Friday, May 21st, 2010
Facebook is one of the most popular websites with more than 400 million registered users, half of which log into the social network every day. Over recent days, a fire storm has erupted over Facebook’s revised privacy settings. Essentially, privacy settings now require users to manually “opt out”, if they wish to protect their personal information. If they don’t do this, some of their personal data will be publicly shared.

As this infographic shows, controlling your privacy settings on Facebook is quite complex. If you want to keep all of your personal information private, you will need to invest some serious time and go through all of the 50 privacy settings with contain more than 170 options. To make matters worse, Facebook seems to make it increasingly difficult to change the privacy settings and opt-out of public sharing.

The good news is that Facebook does at least provide some guidance on Privacy on its website. However, the bad news is that the Privacy Policy is 5,830 words long. The really bad news is that even after navigating the 170 options, some personal information may still be shared across Facebook! (NB. Under the Account Settings option, untick the options for sharing information with advertisers, if you do not want your details shared with them.)

According to Facebook’s Privacy Guide, the site segments its members into three broad areas - Friends, Friends of Friends and everyone else. Using the inbuilt privacy controls, you can decide which person has access to which parts of your data. However, it is not always easy to configure these settings for each user. So what can you do to make your life on Facebook a little bit easier?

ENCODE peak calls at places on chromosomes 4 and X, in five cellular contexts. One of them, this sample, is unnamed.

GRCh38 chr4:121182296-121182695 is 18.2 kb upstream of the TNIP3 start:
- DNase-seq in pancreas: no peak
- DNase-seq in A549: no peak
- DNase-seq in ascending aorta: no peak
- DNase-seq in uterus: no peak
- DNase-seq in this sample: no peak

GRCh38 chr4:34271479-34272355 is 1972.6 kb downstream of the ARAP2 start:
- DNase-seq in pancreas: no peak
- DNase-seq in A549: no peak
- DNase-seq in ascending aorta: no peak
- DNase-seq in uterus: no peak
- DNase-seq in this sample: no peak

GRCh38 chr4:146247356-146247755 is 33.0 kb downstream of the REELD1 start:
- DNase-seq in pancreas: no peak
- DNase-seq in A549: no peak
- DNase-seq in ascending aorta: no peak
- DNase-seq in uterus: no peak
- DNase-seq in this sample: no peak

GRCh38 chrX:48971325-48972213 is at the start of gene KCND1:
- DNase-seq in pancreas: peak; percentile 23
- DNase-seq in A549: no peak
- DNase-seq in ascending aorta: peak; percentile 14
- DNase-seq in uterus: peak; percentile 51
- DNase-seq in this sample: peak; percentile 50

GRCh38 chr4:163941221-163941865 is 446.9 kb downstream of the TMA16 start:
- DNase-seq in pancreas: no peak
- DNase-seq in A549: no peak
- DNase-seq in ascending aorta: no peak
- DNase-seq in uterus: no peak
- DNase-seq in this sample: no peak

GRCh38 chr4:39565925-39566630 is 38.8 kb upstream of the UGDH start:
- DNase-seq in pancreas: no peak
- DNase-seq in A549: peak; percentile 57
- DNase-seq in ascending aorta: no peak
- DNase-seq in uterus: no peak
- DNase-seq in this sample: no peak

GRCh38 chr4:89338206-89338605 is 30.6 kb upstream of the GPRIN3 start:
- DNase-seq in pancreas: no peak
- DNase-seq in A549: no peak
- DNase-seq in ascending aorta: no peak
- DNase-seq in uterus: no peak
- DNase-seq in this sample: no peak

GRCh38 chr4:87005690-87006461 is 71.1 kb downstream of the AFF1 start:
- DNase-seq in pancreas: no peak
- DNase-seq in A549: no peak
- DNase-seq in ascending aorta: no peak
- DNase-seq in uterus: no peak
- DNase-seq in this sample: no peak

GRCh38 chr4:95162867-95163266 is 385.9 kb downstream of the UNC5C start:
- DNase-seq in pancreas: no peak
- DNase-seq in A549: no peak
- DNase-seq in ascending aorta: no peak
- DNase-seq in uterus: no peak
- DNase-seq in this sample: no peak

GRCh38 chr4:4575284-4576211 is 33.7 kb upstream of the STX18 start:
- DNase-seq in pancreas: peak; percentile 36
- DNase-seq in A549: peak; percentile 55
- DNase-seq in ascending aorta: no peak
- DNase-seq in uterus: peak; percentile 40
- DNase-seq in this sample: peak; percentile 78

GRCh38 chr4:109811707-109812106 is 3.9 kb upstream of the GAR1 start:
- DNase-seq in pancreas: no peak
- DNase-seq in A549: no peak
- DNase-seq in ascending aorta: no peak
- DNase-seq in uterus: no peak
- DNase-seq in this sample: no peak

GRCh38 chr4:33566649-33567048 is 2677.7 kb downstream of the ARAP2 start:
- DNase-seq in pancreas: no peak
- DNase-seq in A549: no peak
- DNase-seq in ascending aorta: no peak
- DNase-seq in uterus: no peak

Lloyd Borrett, Marketing Manager at AVG (AU/NZ), suggests: “You may wish to create a number of groups for your Facebook ‘Friends’. For example, Friends, Family and Work. This will allow you to assign a number of different sharing settings with each group. Therefore, only certain people see the data that you wish to share. All Facebook (‘The Unofficial Facebook Resource’) has published an excellent article on protecting your privacy and is well worth reading too.

“Our advice is to take a serious peek into your privacy settings and make sure you are happy with what you are or aren’t sharing. And don’t forget you need to LOG OUT of Facebook once you finish reading posts. You just don’t know what information could be leaking.”

See also:
Facebook Shares Personal Information Across the Web By Default
AVG warns you need to logout of Facebook if you want to maintain your privacy

Ten Tips for Staying Safe on Facebook
Say what you want on Facebook but be careful about it, warns AVG (AU/NZ)

For more AVG security tips, see

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